WE SET OUT to compare three very different vehicles in this test, so it’s our own fault that separating them has proved very diffi cult. But we’d argue that it’s been very relevant, because if you’re a family car buyer in this kind of price bracket, all three will be firmly after your money.
And starting with money, as we all must, let’s acknowledge that at more than £4500 less than either of the others (as tested, at list price), the Peugeot 508 has something very compelling indeed on its side. You can look longingly at the seat leather in the Focus or wish you could drive up that muddy track over there the way the bloke in the Forester can, but four and half grand doesn’t just talk, it roars.
That kind of gives the lie to what we aimed to do when we tried to compare a high-spec version of a smaller car with a medium-speccer from the next size up. It’s a conundrum almost every new car buyer faces, but when you end up with a price difference like this it feels a bit meaningless.
Instead, we can consider whether, all else being equal, the Focus feels special enough in Vignale form to be considered as a rival to bigger cars. It certainly is nice inside, but one tester after another commented that if it were their money, they’d save it and go for a less fancy version. We were sorely disappointed, too, to find how much of the kit on our test car was optional.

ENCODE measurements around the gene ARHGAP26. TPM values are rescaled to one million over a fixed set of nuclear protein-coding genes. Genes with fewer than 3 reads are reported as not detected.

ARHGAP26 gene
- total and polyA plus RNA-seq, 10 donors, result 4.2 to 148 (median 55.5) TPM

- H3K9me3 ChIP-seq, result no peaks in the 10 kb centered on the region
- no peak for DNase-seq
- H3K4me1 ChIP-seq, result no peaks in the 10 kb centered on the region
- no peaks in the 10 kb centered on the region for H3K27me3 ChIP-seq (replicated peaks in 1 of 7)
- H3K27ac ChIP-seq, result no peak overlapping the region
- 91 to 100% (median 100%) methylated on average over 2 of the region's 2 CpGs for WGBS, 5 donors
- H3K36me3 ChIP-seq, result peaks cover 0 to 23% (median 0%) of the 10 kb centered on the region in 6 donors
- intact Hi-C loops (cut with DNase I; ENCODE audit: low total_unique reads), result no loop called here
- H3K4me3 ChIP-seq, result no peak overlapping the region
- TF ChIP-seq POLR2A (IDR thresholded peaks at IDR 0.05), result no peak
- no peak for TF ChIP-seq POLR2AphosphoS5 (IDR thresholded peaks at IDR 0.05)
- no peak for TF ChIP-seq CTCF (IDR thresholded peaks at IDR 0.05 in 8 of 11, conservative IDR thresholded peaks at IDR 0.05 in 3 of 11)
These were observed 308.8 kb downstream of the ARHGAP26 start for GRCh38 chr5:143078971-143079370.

It remains the case that the Focus is a very good car in lots of ways, and the estate adds a huge element of practicality without compromising the way it drives. But stylish though it is, the Vignale edition doesn’t convince us.
The Forester certainly didn’t convince all our testers, either, though it did a fine job of dividing opinion. One went as far as to say that it’s the only one he could imagine owning – though with the caveat that the CVT auto box on our test vehicle would be an absolute deal-breaker, however good it might be in however many other ways.
The same tester, however, admitted that when he first drove the 508, he said the same thing about its sat-nav – but that in retrospect, having considered all three vehicles and looked at their prices, he would choose it ahead of the Focus. And this was a common theme; we tend to feel that while the Focus is marginally better to drive, the gulf in costs is overwhelming.
A repeated criticism of the 508 was that it puts form over function at times. But it does so merely in a getting-on-your-nerves kind of a way. The Focus does it in a taking-money-off-you way, which is why the Vignale, nice though it may be, isn’t a winner in our eyes.
If the Forester does what you need, it’s the only one worth thinking about. If you don’t need that, each has its pros and cons – but price alone will make it hard to see past the Peugeot.
Ford Focus 1.5 Eco-Boost Vignale Estate
Peugeot 508 1.5 HDi Alluire Fastback
Subaru Forester 2.0i XE Premium
Ride & Refinement